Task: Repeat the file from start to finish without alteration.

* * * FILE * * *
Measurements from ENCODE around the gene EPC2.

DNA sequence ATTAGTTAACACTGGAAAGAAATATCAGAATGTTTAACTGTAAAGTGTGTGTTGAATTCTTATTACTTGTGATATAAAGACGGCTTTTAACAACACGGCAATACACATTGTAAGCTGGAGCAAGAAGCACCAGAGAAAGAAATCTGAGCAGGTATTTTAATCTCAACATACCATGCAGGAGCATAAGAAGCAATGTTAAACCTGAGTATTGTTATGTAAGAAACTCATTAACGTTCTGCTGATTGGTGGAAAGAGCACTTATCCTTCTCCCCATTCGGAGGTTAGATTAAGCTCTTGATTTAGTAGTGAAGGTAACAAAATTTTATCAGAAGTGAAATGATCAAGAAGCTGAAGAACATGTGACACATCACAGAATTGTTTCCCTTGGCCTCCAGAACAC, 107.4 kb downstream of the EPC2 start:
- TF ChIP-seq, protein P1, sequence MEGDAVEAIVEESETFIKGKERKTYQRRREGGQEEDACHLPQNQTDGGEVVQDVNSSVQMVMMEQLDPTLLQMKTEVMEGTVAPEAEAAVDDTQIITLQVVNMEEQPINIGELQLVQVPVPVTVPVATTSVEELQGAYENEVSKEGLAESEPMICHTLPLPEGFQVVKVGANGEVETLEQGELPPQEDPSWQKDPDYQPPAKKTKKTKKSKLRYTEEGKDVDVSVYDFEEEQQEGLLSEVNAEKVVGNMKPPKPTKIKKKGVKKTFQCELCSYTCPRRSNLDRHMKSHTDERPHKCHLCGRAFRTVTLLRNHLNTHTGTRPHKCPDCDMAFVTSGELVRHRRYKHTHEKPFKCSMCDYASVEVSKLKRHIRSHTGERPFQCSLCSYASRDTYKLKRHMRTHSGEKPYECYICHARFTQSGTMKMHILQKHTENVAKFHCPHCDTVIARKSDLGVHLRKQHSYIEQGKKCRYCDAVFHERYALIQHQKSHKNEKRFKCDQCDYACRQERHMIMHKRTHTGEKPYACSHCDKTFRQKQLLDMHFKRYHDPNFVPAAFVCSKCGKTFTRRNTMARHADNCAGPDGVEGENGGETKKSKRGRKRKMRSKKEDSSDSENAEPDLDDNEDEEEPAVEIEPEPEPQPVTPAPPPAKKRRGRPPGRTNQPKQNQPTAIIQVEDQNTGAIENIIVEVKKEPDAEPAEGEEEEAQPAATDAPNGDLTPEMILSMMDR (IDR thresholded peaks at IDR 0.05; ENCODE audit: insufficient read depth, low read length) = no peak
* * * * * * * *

Measurements from ENCODE around the gene EPC2.

DNA sequence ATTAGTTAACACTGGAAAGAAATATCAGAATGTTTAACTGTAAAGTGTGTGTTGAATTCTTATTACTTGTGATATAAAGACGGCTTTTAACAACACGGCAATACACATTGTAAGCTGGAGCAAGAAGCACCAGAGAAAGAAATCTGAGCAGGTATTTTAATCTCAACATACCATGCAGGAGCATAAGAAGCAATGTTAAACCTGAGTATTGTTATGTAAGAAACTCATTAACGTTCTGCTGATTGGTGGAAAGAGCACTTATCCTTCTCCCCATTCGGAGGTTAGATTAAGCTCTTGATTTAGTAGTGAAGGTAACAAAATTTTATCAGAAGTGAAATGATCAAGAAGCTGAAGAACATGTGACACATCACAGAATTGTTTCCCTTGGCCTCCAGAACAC, 107.4 kb downstream of the EPC2 start:
- TF ChIP-seq, protein P1, sequence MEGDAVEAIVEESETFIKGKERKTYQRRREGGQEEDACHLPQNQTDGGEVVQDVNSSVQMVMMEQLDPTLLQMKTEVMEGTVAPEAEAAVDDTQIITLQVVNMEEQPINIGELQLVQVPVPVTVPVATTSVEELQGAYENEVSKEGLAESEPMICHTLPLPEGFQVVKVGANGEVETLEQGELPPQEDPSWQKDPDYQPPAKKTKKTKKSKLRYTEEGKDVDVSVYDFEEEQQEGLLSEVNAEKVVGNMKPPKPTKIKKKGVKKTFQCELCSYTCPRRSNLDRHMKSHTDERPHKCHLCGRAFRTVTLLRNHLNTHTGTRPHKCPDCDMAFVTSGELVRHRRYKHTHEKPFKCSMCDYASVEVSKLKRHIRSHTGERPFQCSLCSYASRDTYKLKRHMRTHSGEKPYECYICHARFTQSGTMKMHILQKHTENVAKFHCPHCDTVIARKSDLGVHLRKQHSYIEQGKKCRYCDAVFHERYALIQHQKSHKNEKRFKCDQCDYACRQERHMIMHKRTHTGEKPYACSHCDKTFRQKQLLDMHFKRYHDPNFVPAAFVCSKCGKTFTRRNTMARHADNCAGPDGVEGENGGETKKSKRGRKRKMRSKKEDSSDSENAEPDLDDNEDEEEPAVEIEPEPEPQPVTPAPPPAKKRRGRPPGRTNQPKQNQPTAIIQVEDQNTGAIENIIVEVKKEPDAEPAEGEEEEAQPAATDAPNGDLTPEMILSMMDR (IDR thresholded peaks at IDR 0.05; ENCODE audit: insufficient read depth, low read length) = no peak